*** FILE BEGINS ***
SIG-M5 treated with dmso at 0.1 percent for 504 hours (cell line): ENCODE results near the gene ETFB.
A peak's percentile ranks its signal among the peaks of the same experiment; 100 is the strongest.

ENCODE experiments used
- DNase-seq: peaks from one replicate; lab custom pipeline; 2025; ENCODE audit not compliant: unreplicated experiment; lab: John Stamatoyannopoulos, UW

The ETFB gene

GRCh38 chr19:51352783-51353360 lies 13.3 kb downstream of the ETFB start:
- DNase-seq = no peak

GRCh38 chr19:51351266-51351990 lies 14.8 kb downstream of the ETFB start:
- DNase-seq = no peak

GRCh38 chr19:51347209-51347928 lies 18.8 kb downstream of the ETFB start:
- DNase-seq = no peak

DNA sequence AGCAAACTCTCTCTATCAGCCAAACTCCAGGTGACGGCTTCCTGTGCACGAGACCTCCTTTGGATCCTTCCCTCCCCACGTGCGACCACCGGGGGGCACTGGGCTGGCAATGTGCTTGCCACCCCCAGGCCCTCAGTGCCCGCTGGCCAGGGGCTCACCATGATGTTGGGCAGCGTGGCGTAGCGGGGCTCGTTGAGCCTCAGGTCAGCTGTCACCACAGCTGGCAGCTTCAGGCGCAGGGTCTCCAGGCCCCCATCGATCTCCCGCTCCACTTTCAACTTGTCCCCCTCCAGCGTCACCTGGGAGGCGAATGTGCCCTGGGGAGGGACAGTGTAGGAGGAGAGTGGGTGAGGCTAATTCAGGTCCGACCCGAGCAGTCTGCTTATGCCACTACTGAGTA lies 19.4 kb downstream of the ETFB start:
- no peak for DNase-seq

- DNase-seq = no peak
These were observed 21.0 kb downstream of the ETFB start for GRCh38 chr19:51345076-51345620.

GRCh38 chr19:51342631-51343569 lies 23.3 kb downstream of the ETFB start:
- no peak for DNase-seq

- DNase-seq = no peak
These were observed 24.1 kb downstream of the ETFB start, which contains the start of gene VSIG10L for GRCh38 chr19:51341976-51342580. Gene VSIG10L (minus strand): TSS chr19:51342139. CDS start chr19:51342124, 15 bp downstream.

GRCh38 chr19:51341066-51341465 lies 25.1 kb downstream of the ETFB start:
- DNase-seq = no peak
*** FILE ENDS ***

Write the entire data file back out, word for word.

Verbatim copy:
SIG-M5 treated with dmso at 0.1 percent for 504 hours (cell line): ENCODE results near the gene ETFB.
A peak's percentile ranks its signal among the peaks of the same experiment; 100 is the strongest.

ENCODE experiments used
- DNase-seq: peaks from one replicate; lab custom pipeline; 2025; ENCODE audit not compliant: unreplicated experiment; lab: John Stamatoyannopoulos, UW

The ETFB gene

GRCh38 chr19:51352783-51353360 lies 13.3 kb downstream of the ETFB start:
- DNase-seq = no peak

GRCh38 chr19:51351266-51351990 lies 14.8 kb downstream of the ETFB start:
- DNase-seq = no peak

GRCh38 chr19:51347209-51347928 lies 18.8 kb downstream of the ETFB start:
- DNase-seq = no peak

DNA sequence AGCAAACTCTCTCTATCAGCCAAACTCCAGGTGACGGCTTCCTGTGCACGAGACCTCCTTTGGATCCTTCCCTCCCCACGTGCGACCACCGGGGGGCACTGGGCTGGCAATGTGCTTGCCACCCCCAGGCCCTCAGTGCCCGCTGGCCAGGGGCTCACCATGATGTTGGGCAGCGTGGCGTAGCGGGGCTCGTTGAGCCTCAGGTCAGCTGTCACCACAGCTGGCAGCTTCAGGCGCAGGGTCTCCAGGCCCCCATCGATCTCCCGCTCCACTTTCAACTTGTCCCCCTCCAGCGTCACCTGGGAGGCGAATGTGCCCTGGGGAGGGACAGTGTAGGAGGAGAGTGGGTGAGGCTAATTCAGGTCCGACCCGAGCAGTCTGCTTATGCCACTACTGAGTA lies 19.4 kb downstream of the ETFB start:
- no peak for DNase-seq

- DNase-seq = no peak
These were observed 21.0 kb downstream of the ETFB start for GRCh38 chr19:51345076-51345620.

GRCh38 chr19:51342631-51343569 lies 23.3 kb downstream of the ETFB start:
- no peak for DNase-seq

- DNase-seq = no peak
These were observed 24.1 kb downstream of the ETFB start, which contains the start of gene VSIG10L for GRCh38 chr19:51341976-51342580. Gene VSIG10L (minus strand): TSS chr19:51342139. CDS start chr19:51342124, 15 bp downstream.

GRCh38 chr19:51341066-51341465 lies 25.1 kb downstream of the ETFB start:
- DNase-seq = no peak